Disclosed Dual Agency
What Is A Disclosed Dual Agency?
Disclosed dual agency refers to a situation where a single real estate agent represents and protects the interests of two(2) parties in a single real estate transaction. Both parties represented could be the buyer and seller or the landlord and tenant. The agent or agency represents both parties in real estate sales, purchases, or rentals.
It sometimes creates clashing interests due to leanings towards either the buyer or the seller, which are not supposed to be. In a disclosed dual agency, each party is aware of the existing relationship with the other.
Usually, home buyers and sellers have separate real estate representation. This ensures equity, equality, privacy, and that each party gets the best deal possible. Striking such a deal with a single agent is what dual agency entails.
It is a standard operating procedure that the real estate agent fully discloses things to both the buyer and seller.
A document is signed by the real estate agent, the seller, and the buyer to this effect that details each party’s rights and privileges and a non-disclosure agreement about the hand each party is dealing with beyond what is made available in the public notice.
Often, the home buyers and sellers have different real estate agents. In 10%-20% of home sales, purchases and rentals, there is a dual agency. Clients can choose not to agree to the terms when they discover the dual agency status. As a matter of fact, it is heavily regulated or restricted in certain states.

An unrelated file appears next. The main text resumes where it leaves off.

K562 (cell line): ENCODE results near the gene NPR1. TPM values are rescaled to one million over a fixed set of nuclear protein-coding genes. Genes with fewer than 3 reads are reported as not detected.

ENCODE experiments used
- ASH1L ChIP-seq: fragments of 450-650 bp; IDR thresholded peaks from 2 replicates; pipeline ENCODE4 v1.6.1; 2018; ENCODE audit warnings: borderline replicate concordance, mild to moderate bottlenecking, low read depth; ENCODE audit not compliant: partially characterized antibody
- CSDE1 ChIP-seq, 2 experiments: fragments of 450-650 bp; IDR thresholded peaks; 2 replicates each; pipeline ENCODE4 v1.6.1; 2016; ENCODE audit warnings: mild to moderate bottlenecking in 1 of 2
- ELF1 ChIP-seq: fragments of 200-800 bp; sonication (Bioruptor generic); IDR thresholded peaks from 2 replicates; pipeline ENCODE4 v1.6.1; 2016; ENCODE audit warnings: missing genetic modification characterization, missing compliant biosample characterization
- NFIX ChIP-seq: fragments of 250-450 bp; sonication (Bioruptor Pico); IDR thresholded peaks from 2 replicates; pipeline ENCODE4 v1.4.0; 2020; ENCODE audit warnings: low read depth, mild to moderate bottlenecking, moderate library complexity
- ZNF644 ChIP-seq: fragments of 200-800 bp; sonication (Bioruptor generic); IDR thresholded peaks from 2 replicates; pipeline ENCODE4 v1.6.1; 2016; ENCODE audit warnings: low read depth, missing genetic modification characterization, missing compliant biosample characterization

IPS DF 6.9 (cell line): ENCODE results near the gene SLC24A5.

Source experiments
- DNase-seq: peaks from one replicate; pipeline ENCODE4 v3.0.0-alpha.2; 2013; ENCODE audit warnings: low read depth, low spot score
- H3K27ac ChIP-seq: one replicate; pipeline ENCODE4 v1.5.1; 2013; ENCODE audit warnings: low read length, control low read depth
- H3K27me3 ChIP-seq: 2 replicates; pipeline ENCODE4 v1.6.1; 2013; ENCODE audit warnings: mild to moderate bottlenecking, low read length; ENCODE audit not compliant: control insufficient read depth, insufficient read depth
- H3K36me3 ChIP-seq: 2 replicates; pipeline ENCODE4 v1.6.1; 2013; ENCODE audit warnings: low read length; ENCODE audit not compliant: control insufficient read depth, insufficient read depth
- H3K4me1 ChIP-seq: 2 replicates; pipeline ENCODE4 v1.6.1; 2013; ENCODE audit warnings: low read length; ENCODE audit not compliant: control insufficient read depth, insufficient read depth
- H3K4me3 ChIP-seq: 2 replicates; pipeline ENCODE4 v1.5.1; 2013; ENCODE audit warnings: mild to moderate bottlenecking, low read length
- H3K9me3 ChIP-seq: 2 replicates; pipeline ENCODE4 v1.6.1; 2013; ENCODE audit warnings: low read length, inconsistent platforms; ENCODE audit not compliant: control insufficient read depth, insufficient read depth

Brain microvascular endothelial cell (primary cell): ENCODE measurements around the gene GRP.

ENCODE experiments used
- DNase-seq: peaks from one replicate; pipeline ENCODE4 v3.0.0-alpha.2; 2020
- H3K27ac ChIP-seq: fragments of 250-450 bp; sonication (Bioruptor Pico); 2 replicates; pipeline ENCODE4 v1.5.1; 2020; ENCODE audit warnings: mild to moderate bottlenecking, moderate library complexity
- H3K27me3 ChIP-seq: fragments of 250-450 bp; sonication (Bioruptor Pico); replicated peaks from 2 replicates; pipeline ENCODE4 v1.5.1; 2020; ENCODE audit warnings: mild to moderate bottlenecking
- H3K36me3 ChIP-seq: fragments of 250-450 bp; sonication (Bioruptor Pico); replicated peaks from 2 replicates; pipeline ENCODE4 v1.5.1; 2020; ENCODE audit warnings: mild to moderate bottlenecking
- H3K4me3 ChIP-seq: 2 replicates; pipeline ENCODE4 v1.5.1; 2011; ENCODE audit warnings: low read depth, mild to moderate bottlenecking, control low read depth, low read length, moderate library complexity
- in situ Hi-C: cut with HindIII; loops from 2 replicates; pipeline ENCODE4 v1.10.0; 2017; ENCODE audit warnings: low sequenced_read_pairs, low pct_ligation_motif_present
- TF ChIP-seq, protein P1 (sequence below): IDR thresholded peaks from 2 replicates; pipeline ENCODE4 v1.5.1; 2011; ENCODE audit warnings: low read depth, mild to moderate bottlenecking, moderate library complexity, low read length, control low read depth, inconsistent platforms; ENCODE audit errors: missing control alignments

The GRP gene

For instance, it is illegal in eight(8) states, including Alaska, Colorado, Florida, Kansas, Oklahoma, Texas, Vermont, and Wyoming.
Some real estate experts and consumer advocates strongly advise against the dual agency. This is because there are huge doubts over their true neutrality when negotiating deals. In contrast, others believe it is hugely beneficial by helping speed up communications between the two(2) parties.
It is challenging to avoid it when prominent real estate agencies with several agents working for many clients in an area or a locality with a few agents who serve a large population.
Disclosed Dual Agency Example
Suppose a particular individual wants to purchase a property that another is selling but wants to be represented by an agent in the deal. In that case, they might enlist the services of the seller’s agent.« Back to Glossary Index